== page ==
(INDIANAPOLIS) — In its fourth and final letter to the major party gubernatorial candidates, the Indiana Chamber calls for additional investment in innovation and entrepreneurs, and addressing the economic divide within the state.

The organization’s six-week Beyond the Bicentennial campaign (going beyond the state’s first 200 years) has focused on the “most potentially impactful public policies to ensure Indiana doesn’t become complacent and continues to push for progress in needed areas.” The blueprint for the campaign comes from the Indiana Chamber’s Indiana Vision 2025 plan, introduced in 2012, and the four economic drivers within the plan. Dynamic and Creative Culture is that fourth driver.

Indiana Chamber President and CEO Kevin Brinegar says continuing efforts to enhance Indiana’s business climate will revolve around “quality of place” aspects. That includes changing the inaccurate global perception that Indiana is not a welcoming place by expanding civil rights protections to include sexual orientation and gender identity.

“We would hope this basic guarantee for Hoosier citizens would be followed by a moratorium on social issues, so we can, collectively, focus on the important economic and job-related challenges that are facing our state,” Brinegar asserts.

Those challenges include enhancing the environment for entrepreneurial and start-up businesses, as well as supporting rural areas of the state that are struggling to keep up with attracting jobs and employees. An increased focus on the technology sector and more opportunities for venture capital funding are also needed.

“Indiana is highly regarded for our business climate, and that is something that the state, Indiana Chamber and others have worked tirelessly for,” Brinegar continues. “But we cannot miss out on the great opportunity to make technology innovation an integral part of the state’s identity, and we must do more to lift up the rural areas, supporting them with the tools and assistance to be able to be competitive.”

The Indiana Technology & Innovation Council (www.indianachambertech.com), formed this summer and managed by the Indiana Chamber, will lend a unified voice to that area and push for policies at the Statehouse. Those policies, notes Brinegar, are to be announced at a mid-December event.

The previous letters of the Beyond the Bicentennial campaign focus on the Indiana Vision 2025 drivers. Each one of those areas also impacts the state’s ability to possess a Dynamic and Creative Culture.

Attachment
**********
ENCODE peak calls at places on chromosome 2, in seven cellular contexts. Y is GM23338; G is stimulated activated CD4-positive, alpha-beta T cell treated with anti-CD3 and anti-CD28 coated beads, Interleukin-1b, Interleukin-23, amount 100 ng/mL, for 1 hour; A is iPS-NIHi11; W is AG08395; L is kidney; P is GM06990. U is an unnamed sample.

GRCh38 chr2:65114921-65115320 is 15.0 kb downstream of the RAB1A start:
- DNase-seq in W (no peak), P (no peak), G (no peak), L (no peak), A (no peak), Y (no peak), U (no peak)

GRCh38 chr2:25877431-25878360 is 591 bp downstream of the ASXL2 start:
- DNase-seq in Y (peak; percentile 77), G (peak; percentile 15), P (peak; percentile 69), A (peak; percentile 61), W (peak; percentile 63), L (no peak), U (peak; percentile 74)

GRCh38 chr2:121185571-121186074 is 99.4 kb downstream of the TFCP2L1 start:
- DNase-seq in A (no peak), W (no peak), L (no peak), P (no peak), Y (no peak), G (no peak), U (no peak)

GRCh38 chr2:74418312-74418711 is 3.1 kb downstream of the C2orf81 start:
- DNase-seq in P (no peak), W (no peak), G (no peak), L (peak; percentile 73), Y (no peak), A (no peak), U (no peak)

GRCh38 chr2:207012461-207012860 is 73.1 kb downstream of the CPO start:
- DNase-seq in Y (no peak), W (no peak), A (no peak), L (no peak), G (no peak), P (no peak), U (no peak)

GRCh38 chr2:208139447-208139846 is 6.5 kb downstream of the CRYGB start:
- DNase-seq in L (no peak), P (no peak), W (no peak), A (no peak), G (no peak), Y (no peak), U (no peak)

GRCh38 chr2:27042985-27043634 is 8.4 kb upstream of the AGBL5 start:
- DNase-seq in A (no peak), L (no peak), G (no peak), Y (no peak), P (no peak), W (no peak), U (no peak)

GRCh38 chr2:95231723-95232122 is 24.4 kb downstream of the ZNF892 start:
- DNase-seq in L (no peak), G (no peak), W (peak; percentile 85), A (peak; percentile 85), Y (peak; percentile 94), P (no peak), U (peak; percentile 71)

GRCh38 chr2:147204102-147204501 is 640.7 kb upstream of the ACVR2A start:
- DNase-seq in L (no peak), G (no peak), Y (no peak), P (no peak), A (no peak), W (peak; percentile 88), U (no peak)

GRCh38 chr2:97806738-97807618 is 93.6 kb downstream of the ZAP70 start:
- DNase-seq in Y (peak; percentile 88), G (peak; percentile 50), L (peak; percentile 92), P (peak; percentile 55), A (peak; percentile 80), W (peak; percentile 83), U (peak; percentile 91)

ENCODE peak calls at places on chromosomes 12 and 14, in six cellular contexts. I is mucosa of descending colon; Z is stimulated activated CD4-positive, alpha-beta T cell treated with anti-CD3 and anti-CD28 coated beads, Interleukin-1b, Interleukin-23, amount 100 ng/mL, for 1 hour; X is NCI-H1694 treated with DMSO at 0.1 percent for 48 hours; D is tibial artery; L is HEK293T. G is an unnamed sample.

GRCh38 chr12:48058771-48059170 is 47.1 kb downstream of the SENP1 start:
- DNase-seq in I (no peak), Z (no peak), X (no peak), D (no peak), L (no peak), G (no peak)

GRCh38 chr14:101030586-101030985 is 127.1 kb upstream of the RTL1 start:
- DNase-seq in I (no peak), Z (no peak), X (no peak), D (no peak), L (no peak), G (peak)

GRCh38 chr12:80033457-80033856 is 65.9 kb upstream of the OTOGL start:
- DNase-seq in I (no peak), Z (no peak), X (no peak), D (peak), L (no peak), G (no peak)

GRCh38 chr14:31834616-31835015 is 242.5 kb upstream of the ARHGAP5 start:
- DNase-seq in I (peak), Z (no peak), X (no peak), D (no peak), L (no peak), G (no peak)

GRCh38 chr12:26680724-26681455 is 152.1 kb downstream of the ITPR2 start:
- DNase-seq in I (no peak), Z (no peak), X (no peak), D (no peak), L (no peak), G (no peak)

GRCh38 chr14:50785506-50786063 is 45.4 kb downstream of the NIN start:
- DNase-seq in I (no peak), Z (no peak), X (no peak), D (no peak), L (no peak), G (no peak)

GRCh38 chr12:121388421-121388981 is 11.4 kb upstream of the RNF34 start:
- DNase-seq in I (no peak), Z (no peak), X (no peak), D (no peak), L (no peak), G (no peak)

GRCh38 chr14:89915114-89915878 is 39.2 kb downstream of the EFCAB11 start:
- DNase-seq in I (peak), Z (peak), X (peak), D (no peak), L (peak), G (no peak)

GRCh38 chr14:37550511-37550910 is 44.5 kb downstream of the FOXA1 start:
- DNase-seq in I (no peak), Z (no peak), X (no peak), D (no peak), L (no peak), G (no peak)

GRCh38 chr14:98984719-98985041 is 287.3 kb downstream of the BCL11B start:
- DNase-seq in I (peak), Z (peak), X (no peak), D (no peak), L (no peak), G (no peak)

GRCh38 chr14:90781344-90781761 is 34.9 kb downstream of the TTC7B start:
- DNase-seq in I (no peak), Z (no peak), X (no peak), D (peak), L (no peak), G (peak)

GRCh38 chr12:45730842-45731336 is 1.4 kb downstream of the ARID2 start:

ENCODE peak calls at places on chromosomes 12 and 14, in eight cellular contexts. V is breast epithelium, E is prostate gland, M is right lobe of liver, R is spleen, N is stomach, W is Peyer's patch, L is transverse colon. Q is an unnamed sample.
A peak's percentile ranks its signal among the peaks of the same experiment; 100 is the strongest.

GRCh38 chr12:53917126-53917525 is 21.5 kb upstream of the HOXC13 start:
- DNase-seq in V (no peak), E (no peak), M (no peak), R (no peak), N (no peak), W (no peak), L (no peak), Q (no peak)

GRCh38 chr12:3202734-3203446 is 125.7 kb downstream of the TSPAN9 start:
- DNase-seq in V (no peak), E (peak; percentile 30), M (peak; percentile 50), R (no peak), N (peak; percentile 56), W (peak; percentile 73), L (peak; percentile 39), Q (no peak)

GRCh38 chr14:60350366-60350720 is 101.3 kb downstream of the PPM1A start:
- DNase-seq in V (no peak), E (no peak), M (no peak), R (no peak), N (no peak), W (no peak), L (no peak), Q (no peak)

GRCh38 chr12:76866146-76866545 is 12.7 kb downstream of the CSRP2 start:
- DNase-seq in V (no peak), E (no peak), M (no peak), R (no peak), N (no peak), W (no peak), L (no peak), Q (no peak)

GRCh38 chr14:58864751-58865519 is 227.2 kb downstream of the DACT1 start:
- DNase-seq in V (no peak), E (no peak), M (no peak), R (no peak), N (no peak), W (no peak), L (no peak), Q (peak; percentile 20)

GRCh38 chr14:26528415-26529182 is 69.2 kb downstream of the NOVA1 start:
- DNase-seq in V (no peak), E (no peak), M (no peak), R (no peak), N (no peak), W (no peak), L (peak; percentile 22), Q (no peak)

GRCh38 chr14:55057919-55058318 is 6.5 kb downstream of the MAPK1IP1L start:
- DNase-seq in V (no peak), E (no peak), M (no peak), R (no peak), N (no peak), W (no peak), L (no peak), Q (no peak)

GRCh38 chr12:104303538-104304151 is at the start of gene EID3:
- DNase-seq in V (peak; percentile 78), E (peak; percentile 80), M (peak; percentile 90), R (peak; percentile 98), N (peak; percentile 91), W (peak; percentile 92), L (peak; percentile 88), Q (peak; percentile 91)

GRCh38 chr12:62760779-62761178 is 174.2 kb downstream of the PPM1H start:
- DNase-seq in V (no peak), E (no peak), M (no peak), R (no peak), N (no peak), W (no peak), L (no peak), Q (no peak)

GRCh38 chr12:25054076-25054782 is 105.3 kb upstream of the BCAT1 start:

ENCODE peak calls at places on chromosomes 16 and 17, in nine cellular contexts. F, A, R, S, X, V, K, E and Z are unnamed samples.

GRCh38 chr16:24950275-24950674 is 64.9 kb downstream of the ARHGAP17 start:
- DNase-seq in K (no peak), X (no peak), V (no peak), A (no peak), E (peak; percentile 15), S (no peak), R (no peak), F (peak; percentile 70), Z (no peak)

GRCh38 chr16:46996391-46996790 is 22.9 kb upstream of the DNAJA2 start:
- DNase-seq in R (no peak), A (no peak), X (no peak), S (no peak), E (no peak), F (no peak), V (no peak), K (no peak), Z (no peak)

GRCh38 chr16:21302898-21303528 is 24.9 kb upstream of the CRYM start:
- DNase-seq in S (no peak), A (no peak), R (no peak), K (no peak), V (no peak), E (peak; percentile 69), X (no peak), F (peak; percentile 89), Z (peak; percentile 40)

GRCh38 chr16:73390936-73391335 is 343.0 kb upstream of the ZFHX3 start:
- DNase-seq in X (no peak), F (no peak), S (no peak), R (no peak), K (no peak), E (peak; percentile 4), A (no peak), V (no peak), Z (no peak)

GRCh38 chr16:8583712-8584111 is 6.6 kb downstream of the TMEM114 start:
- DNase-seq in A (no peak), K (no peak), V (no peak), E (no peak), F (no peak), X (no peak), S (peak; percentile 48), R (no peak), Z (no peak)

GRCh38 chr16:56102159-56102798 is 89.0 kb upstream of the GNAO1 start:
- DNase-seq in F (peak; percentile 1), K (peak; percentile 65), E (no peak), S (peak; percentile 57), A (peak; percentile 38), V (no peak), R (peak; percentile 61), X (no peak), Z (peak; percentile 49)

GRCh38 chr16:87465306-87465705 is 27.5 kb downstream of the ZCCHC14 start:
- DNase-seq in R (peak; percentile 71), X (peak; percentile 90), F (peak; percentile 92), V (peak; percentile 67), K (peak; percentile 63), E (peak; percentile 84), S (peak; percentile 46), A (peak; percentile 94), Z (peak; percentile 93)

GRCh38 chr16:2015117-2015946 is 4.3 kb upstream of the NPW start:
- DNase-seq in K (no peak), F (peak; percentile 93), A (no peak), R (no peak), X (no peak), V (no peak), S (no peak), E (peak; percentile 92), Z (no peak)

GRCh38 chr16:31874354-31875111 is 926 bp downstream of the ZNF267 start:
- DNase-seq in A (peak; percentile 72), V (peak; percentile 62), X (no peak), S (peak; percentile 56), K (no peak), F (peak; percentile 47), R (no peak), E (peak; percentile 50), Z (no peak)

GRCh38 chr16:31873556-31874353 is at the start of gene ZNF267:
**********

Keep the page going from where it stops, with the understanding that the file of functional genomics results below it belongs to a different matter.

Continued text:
The first letter, on Outstanding Talent, highlighted the need for expansion of the pre-kindergarten pilot program and additional resources for job training. The second letter, on Attractive Business Climate, called for an increase in the cigarette tax and increasing the legal smoking age to 21; additionally, continued emphasis on removing the burdensome business personal property tax was noted. The third letter, on Superior Infrastructure, called for common sense measures to provide sustainable long-term road funding, diversify Indiana’s energy mix and put a statewide water resources plan into place.

All four installments are online at www.indianachamber.com/letters.

The full Word version of the Dynamic and Creative Culture letter (which can be attributed to Kevin Brinegar and run as a guest column) is available for download.

About Indiana Vision 2025
In 2012, the Indiana Chamber published Indiana Vision 2025, a comprehensive, multi-year initiative to provide leadership and a long-range economic development action plan for Indiana. The mission statement: “Indiana will be a global leader in innovation and economic opportunity where enterprises and citizens prosper.”

A 24-person statewide task force of business and organization leaders developed the original plan. Many from that group, with some additions, worked for four months earlier this year to review progress, update goals and metrics, and identify potential new research to enhance future Report Cards (progress on each of the now 36 goals under the four drivers is assessed every other year).

The Indiana Chamber thanks Duke Energy, NIPSCO, Old National Bank, Vectren and all the investors in Indiana Vision 2025.

Learn more about Indiana Vision 2025 at www.indianachamber.com/2025.

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The Indiana Chamber partners with 24,000 members and investors – representing over four million Hoosiers – to achieve the mission of “cultivating a world-class environment which provides economic opportunity and prosperity.”

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